(Spoiler Warning) I wouldn’t say this is the series finale I was looking for exactly–I envisioned a bit more bloodshed and sex–but it did at least leave me feeling mostly satisfied with the outcome. There were certainly some disappointments, and that wedding felt like a whole lot of filler to me, rather than an important part of the story that just had to be told in detail. Bill Compton is practically dying on his feet, but they went through with saying a load of vows instead of a quick “I do!” to seal the deal between Hoyt and Jess!
There were several other items that made this episode feel rushed; things I’d never noticed before in any other episode. The writing for the last few episodes involving the yakuza really did feel like an afterthought that everyone just lost interest, particularly towards the end. Eric and Pam are free to simply walk around after their apparent betrayal of Mr. Gus?! And because of this they managed to pull off their little stunt with Sarah Newlin. Then, of course, Gus lasted only a few more seconds, meaning his unmemorable time in the show was finally over. I expected some action when the yakuza arrived at Sookie’s, however, Eric performed his vampire Clark Kent act and made short work of the killers, putting an end to all claims the yakuza had on their partnership and Sarah Newlin.
Bill gets his chance to explain to Sookie why he’s allowing himself to die the true death, which she more or less seems to accept, but when Bill asks Sookie to kill him and in the process, give up being a fairy, that’s something she’s not prepared to listen to, so she kicks Bill out.
Back at Bill’s, Jess and Hoyt turn up and Bill begins to get all fatherly over Jess. He outright puts Hoyt on the spot by asking if he plans on proposing to Jess. Bill always wished he was able to give his own daughter away all those years ago, and thanks to him already having been turned by then, he never could. Jess and Hoyt call Jason and Sookie for help to arrange the wedding ceremony so it can take place that very day, and that’s exactly what they do.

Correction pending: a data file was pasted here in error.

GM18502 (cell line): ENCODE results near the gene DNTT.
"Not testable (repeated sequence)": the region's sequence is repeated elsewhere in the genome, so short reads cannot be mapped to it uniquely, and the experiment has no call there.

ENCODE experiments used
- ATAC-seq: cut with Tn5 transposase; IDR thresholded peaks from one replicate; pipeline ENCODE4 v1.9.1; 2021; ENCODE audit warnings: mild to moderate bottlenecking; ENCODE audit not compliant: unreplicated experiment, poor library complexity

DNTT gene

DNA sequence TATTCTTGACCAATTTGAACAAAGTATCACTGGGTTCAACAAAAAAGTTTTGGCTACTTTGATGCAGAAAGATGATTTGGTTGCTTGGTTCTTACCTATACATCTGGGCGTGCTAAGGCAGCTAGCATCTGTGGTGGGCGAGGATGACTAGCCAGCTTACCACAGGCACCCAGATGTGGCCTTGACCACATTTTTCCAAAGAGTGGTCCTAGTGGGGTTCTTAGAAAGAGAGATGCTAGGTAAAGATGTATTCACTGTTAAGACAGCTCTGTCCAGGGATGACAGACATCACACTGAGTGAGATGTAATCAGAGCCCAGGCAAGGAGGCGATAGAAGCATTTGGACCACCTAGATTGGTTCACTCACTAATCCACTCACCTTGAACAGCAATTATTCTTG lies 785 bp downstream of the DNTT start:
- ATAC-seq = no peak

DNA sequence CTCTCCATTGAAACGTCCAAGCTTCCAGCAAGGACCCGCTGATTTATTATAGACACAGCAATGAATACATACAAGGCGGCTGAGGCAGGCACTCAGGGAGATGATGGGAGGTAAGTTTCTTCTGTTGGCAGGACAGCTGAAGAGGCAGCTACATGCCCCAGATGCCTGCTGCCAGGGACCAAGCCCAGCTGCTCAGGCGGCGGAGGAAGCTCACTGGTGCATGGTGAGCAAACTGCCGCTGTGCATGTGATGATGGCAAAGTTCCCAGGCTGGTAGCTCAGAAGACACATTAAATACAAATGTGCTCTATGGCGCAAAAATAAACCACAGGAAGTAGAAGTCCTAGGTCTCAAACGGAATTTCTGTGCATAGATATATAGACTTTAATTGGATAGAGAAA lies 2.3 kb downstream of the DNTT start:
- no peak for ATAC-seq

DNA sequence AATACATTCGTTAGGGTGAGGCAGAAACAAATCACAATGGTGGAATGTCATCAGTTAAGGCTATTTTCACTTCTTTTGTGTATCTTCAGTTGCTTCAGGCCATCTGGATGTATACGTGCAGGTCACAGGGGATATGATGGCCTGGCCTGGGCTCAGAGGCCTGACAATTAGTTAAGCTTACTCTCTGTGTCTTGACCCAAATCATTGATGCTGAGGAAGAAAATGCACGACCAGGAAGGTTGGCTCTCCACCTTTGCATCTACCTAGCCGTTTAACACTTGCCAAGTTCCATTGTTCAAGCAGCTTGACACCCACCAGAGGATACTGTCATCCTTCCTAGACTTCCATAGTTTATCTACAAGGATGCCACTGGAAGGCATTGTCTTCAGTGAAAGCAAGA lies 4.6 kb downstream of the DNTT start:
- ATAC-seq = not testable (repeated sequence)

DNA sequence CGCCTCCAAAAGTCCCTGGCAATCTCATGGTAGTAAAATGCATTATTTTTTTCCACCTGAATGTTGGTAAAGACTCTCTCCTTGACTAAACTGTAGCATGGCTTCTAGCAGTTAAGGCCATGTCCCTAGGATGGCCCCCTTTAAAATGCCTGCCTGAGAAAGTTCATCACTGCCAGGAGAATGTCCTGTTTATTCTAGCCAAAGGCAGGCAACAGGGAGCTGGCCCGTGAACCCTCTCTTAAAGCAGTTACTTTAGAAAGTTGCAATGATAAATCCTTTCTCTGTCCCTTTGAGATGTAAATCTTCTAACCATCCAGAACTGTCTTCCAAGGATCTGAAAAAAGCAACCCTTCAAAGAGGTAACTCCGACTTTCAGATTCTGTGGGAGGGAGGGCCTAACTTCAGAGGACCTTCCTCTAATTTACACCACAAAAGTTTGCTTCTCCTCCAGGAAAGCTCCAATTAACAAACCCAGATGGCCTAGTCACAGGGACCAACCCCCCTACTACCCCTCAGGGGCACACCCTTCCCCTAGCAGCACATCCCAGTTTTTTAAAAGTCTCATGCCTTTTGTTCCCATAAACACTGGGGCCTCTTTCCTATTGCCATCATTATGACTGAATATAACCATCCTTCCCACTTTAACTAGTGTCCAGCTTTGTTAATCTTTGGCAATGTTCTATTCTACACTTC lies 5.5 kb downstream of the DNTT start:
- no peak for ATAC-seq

At the wedding, Andy uses his power as sheriff to perform the ceremony, although, it’s still not legal, but he goes through the motions anyway, while the bride sheds red tears. It’s during the exchange of vows Sookie can hear Bill’s thoughts for the very first time, and what he’s saying helps Sookie make her mind up about helping Bill die.
As I mentioned at the start of the article, the show felt rushed and the writing wasn’t all that sharp. I’m also pretty sure they reused shots from old episodes, and the continuity with Hoyt’s shirt and tie when he and Jason were preparing for the wedding, was pretty annoying. Jason made up for it a little by giving a dumb speech where he tells Hoyt to “keep everything in prescription” instead of “perspective,” even though it did feel a bit contrived rather than well written.
Sookie has agreed to kill Bill (no pun intended) and the pair meet at Bill’s old, but freshly dug grave to carry out his dying wish. Bill lays in his old coffin while Sookie calls up her ball of fairy-light, however, Sookie tells Bill she can’t give up who she is. This means Sookie has to kill Bill the old-fashioned way, using a pointed stick. Bill bursts like a blood-filled balloon, leaving Sookie upset and drenched in Bill’s blood.
The end of the show is spread over several years and taken up with Eric and Pam’s new business venture, then finishes on all the Bon Temps survivors, along with their new kin. Eric and Pam are shooting a TV commercial for their new product “New Blood.” Jump three years and we’re shown how Pam and Eric have became huge success in the stockmarket, as their stocks start making mega-bucks. Suddenly we’re at Fangtasia, where Eric is once again sitting on his throne. In the basement a vampire is drinking blood from a chained-up Sarah Newlin, for the sum of $100 thousand for one minute.
During the making of the “New Blood” commercial, they gave a story about how Sarah escaped but cut herself in the process, and after thankfully finding a few drops of Sarah’s precious blood, their scientists were able to synthesize it. They have one of the most hunted for and valuable humans in the world, in the Fangtasia basement, where they’re selling her blood for a lot of money. But they already have a huge fortune, making more every day. It just seems a bit odd to have all that wealth and still run a small club, and odder still to have Sarah Newlin–whose face is gracing every can of New Blood–in their basement, on tap. Is Eric keeping close for Sookie’s sake? Who can say.
A heavily pregnant Sookie has a whole lot of guests sitting round a large table in her garden. Sam and his family are there; Jason and Bridget Stackhouse with their three kids, too. Basically, everyone who mattered in the show that are still alive, have turned up for Thanksgiving, but we never get to see the face of Sookie’s man. Everyone finally gets to be happy in the show… except Sarah Newlin. She’s chained by the wrists to the basement roof, going slowly insane, with a talkative Steve Newlin to keep he company.
The finale could have been a lot worse, although, it could have been a lot better. It felt rushed in a way it’s never felt before, like they couldn’t wait for it to be finally over, and that’s the memory I’ll have left of a show that started out brilliantly, but couldn’t last the pace. This last season has been entertaining and even showed hints of what made it great to begin with. It’s probably for the best that it’s over with, and the fact they didn’t blow the finale is a huge bonus. But it was a close call. The Eric and Pam arc is ripe for its own show, yet, I rather doubt it would ever happen. Oh, well.